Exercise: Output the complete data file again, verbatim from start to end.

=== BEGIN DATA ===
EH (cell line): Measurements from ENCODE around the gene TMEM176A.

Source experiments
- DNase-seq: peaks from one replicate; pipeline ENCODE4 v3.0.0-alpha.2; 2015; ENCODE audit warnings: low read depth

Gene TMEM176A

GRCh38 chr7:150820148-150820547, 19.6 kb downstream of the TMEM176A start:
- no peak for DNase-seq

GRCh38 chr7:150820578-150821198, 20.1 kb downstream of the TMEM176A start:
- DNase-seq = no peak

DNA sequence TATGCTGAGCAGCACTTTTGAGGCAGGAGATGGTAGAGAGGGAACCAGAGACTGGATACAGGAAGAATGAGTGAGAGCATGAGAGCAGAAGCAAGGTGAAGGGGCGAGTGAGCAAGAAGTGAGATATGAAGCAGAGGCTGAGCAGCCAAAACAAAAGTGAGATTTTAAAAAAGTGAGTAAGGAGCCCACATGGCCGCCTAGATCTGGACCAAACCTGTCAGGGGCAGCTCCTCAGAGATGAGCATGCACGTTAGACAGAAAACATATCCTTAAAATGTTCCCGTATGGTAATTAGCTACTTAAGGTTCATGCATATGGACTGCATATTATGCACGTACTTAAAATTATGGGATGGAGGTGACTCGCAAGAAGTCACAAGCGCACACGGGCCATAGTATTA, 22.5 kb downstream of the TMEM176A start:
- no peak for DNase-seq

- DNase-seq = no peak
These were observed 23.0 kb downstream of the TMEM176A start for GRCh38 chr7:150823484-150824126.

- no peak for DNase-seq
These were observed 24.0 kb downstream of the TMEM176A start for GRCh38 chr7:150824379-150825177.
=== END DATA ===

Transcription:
EH (cell line): Measurements from ENCODE around the gene TMEM176A.

Source experiments
- DNase-seq: peaks from one replicate; pipeline ENCODE4 v3.0.0-alpha.2; 2015; ENCODE audit warnings: low read depth

Gene TMEM176A

GRCh38 chr7:150820148-150820547, 19.6 kb downstream of the TMEM176A start:
- no peak for DNase-seq

GRCh38 chr7:150820578-150821198, 20.1 kb downstream of the TMEM176A start:
- DNase-seq = no peak

DNA sequence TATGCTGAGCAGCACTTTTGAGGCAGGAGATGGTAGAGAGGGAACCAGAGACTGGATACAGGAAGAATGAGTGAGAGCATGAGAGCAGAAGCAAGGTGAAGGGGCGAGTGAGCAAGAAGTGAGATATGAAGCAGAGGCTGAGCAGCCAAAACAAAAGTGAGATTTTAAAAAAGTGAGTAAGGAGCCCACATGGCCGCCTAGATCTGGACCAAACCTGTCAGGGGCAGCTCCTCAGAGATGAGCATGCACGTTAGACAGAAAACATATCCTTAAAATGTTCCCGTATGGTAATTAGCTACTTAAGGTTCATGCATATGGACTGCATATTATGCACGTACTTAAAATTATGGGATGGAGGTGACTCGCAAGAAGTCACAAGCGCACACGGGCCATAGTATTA, 22.5 kb downstream of the TMEM176A start:
- no peak for DNase-seq

- DNase-seq = no peak
These were observed 23.0 kb downstream of the TMEM176A start for GRCh38 chr7:150823484-150824126.

- no peak for DNase-seq
These were observed 24.0 kb downstream of the TMEM176A start for GRCh38 chr7:150824379-150825177.